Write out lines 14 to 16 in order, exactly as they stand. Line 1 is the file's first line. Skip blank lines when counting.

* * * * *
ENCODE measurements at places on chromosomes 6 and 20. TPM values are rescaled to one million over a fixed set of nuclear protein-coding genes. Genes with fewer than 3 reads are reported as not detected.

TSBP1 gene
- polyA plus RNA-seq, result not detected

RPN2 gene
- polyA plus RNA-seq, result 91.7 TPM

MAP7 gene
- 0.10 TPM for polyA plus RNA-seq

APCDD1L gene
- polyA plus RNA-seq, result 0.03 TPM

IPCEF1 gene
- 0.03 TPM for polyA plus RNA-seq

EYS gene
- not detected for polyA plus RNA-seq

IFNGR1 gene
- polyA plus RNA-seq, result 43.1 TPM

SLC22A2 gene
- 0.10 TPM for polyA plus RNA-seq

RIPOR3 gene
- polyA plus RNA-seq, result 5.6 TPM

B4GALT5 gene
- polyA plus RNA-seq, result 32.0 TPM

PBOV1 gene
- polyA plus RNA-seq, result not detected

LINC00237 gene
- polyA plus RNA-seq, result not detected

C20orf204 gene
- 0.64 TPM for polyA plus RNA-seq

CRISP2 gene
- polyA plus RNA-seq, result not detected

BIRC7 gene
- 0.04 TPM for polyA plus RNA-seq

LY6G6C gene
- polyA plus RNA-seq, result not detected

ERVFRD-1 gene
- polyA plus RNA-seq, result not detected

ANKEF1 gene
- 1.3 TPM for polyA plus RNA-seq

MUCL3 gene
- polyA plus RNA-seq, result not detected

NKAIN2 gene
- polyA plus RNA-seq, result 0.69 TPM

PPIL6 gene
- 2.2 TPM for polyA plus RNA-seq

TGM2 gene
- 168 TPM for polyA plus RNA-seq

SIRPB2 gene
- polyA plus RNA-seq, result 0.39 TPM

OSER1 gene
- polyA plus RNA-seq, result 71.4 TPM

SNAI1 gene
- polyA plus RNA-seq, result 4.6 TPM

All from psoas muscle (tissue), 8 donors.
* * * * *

IFNGR1 gene
- polyA plus RNA-seq, result 43.1 TPM

SLC22A2 gene